Chicago School

In the 1920s and 1930s, Chicago emerged at the forefront of American urban analysis. As the model of the rapidly growing, industrialized city populated by streams of immigrants, Chicago became the prototypical example of the industrial American city. The University of Chicago played a major role in disciplines such as economics, sociology, and geography. Within this context, the Chicago School of urban studies arose, which was enormously influential in sociology and geography for the next several decades. The Chicago School is credited with the first systematic attempt to understand the dynamics of urban areas, including social change, urban planning, and territoriality.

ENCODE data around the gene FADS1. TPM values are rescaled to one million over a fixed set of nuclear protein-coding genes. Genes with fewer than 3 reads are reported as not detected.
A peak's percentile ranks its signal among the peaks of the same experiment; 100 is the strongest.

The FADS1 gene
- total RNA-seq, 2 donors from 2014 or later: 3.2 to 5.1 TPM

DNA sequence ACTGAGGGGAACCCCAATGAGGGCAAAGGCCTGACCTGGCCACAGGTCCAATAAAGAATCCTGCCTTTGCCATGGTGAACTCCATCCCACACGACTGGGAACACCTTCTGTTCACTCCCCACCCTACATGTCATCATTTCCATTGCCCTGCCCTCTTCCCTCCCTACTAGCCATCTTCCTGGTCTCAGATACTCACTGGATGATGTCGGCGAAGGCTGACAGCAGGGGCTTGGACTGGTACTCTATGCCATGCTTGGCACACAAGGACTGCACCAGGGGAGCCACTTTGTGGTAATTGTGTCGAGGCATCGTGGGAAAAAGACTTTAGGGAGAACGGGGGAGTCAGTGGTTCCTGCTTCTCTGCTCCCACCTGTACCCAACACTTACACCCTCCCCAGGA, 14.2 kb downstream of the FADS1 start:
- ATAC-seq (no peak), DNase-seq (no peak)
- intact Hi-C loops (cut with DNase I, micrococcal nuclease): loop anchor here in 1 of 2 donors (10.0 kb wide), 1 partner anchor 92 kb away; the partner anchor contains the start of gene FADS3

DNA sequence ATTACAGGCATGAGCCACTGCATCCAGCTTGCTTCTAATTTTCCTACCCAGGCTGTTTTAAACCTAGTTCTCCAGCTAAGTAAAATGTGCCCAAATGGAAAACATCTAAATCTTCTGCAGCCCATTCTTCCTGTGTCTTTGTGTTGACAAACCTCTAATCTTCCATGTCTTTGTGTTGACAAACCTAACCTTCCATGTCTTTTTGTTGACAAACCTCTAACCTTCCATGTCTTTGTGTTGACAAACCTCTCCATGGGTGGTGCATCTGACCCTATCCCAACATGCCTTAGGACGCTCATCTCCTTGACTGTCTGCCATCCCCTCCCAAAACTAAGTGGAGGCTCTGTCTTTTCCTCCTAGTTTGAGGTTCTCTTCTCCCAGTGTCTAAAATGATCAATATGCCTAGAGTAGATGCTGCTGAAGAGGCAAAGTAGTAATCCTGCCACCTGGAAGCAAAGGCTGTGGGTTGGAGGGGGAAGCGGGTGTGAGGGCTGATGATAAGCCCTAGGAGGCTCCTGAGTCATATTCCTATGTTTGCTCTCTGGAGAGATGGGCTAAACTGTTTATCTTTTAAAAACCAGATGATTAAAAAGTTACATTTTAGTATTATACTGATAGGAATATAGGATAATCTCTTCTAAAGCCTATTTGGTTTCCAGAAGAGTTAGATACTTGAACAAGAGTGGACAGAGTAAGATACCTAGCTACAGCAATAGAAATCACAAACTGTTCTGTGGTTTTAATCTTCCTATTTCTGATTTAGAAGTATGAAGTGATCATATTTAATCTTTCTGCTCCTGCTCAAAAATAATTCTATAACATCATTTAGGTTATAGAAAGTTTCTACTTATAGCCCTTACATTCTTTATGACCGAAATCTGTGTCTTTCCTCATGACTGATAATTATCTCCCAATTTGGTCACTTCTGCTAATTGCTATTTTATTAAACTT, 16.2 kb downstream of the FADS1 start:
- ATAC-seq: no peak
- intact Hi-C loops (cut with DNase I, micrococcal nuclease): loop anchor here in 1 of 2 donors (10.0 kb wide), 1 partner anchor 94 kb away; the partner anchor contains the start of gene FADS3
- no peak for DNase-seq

The origins of the Chicago school lay largely with Robert E. Park, a former journalist turned teacher. In 1925, Park, Ernest Burgess, and Roderick McKenzie ...

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